Of all the current minor league baseball players, Tim Tebow is one of them.
The former Florida and NFL quarterback and current SEC Network analyst wanted to try his hand at a sport he hadn’t played since high school, and many thought it nothing more than a joke.
Then he held a tryout, where many real Major League Baseball scouts watched him hit, throw, and take fly balls. Then the New York Mets signed him and said it had everything to do with Tebow’s on-field abilities and potential.
Not so fast.
After the Mets recently promoted Tebow from low Class A to high Class A, general manager Sandy Alderson has admitted what many thought all along.
“Look, we signed him because he is a good guy, partly because of his celebrity, partly because this is an entertainment business,” Alderson said at a convention at Citi Field on Friday, according to Roger Rubin of Newsday. “My attitude is ‘Why not?’”
Anderson also revealed another interesting part of the Tebow saga, which came out of the original tryout. He said that after Tebow’s subpar performance during the workout, the Mets scout who was there would not have wanted his name associated with the report signing Tebow. So Alderson fittingly improvised.
“Ultimately the guy that we put down was the director of merchandising,” he said.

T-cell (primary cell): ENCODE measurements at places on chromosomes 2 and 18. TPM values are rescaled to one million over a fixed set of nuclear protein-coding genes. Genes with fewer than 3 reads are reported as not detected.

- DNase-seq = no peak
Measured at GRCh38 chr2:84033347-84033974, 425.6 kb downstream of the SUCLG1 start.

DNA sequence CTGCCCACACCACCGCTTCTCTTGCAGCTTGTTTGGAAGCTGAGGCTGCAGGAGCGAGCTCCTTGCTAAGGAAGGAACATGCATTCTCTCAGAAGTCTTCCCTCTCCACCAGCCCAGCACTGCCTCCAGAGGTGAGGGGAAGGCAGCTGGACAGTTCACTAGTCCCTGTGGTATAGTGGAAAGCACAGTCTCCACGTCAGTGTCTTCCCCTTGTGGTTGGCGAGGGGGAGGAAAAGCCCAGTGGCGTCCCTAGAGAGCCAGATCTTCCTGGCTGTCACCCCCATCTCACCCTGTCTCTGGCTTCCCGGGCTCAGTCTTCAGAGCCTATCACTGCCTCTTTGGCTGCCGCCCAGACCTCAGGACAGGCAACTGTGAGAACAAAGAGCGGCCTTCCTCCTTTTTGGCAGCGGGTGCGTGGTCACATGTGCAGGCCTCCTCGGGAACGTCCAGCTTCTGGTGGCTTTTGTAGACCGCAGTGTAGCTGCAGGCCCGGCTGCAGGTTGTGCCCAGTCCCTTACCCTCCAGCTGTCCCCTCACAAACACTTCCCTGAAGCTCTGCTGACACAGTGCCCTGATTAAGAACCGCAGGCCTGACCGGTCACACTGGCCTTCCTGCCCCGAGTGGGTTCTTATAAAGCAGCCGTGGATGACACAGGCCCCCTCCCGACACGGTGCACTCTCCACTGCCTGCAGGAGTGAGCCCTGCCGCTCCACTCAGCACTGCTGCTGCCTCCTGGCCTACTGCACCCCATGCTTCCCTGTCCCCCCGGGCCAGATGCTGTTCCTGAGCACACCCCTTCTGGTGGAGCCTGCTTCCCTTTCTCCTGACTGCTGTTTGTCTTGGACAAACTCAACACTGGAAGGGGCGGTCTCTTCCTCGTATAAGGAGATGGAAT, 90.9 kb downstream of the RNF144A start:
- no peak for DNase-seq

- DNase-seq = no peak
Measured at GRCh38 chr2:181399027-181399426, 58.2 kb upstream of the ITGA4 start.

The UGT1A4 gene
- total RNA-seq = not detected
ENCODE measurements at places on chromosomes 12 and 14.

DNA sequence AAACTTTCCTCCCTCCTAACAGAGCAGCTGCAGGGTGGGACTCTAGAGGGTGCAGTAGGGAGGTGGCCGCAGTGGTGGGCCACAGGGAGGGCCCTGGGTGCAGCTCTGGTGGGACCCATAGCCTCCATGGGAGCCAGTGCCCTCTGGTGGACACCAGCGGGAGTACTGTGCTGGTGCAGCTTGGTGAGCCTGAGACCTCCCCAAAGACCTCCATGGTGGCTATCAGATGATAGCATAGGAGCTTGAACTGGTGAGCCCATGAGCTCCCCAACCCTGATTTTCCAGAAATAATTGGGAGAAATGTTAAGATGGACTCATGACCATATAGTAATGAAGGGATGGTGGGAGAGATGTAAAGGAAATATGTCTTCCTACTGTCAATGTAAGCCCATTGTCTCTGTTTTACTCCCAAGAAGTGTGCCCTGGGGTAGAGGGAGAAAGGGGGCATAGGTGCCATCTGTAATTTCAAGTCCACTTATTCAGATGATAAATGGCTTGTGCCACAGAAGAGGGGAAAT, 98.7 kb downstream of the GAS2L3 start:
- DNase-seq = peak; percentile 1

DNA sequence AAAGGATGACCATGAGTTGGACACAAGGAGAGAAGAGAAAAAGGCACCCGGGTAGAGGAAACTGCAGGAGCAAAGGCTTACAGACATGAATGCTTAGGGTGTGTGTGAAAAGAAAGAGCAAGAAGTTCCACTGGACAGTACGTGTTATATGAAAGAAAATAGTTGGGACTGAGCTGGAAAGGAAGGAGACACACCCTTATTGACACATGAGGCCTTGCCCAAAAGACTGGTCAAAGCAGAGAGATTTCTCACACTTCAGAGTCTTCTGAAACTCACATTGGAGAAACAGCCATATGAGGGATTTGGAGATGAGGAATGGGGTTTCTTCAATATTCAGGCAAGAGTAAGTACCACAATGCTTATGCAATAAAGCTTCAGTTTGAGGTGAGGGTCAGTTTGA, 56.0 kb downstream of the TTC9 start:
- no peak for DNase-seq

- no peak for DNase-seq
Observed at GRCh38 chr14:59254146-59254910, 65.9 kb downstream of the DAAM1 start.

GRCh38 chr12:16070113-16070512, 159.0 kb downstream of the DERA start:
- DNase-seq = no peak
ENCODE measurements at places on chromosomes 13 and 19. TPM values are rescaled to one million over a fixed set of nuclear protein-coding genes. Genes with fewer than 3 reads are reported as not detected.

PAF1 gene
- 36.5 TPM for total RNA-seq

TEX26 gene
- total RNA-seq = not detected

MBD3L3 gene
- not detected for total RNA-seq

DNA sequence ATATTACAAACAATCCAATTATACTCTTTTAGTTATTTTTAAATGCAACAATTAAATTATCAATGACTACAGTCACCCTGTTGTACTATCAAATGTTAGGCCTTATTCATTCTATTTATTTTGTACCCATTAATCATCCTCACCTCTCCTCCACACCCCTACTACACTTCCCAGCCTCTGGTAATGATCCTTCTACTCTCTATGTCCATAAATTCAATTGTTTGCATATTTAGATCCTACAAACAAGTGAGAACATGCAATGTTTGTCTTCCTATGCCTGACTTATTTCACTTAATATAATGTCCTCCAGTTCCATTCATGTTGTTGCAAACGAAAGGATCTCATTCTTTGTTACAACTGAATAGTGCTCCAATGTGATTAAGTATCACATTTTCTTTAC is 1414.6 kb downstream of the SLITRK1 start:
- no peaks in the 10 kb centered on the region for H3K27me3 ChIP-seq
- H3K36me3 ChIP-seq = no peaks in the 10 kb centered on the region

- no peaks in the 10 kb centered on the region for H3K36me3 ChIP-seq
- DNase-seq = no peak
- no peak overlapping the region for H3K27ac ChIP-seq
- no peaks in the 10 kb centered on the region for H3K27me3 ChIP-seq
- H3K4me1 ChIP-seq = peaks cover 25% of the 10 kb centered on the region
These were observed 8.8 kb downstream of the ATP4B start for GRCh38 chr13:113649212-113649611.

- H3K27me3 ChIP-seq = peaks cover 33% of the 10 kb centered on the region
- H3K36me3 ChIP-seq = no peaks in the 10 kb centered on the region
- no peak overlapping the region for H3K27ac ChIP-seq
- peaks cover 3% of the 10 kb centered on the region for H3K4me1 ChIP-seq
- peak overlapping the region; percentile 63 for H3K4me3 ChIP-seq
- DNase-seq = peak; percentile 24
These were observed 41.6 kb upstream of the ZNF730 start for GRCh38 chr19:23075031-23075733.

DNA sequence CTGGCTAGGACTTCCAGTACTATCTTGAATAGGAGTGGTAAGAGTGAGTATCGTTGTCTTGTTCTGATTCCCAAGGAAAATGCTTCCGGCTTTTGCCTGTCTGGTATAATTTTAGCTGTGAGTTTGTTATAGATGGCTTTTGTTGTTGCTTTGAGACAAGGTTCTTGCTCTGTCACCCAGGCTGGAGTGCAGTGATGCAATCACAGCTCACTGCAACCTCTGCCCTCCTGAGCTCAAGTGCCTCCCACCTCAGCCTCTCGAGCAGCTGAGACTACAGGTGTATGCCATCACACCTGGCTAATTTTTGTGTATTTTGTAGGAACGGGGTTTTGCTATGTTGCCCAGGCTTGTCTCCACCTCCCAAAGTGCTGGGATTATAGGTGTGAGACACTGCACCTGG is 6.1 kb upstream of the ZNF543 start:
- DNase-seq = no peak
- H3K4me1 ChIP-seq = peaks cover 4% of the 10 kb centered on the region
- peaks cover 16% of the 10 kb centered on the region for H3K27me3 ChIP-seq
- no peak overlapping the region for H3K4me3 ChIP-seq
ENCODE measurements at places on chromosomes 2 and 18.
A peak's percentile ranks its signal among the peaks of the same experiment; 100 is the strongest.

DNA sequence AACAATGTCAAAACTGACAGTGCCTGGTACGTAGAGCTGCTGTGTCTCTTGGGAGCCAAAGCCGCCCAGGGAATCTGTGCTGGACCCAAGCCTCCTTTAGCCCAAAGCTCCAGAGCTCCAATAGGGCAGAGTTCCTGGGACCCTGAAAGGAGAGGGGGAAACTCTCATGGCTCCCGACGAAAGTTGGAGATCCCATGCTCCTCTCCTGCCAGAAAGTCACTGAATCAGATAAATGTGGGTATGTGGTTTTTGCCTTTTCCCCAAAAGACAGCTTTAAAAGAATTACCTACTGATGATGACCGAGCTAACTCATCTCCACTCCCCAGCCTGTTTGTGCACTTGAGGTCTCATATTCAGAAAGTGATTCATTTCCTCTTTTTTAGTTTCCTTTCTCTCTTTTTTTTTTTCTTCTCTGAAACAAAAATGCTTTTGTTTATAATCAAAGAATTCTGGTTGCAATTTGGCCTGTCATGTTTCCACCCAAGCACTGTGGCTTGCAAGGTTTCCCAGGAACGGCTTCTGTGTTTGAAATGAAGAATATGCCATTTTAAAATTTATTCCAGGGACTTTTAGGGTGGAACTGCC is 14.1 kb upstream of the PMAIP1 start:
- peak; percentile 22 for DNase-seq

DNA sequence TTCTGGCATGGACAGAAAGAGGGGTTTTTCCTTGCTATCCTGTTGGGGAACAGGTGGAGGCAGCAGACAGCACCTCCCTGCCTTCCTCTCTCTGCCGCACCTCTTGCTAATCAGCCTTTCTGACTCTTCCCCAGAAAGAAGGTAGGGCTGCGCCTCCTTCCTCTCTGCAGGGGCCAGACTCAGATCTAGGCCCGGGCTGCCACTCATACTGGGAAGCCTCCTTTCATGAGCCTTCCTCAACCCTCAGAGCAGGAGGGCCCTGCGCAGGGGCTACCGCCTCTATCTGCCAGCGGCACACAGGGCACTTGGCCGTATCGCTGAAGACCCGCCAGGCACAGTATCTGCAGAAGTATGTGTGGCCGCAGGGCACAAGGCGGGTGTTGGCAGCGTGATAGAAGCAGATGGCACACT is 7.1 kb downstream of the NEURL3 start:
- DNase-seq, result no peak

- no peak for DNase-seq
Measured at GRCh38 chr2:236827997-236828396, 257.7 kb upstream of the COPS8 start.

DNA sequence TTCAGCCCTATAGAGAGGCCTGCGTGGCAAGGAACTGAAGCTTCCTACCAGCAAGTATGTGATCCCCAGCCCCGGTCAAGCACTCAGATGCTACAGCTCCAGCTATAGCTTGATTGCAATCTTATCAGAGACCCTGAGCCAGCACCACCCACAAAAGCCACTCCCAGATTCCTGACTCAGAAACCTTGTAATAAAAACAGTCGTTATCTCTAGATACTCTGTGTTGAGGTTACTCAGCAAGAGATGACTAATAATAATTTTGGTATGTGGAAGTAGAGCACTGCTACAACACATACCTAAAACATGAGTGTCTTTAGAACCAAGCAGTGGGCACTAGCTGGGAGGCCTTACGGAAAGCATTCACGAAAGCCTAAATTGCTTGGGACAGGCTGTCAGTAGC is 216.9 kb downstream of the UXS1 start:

Tebow was not horrible in low-A, but he was not good either, hitting just .220 with 3 home runs in 64 games. He was still promoted and has been solid early on, including making this nifty catch in the outfield, although it still left Alderson literally trying his best to justify the move beyond mere entertainment exposure.
“I was searching a little bit for some rational explanation for promoting him,” he said. “Actually, if you look at some of the more esoteric statistics, he actually does pretty well: He doesn’t really chase. Some of the fundamental things you are looking for in your player, aside from athleticism and so forth. He has command of the strike zone, power — those are things he can do.”
Tebow stayed on and signed an extension with SEC Network even after joining the Mets, and these comments from Alderson move the whole situation even further from baseball and closer to a full-on entertainment ploy.
The man does fill the seats and sell jerseys. That we cannot deny.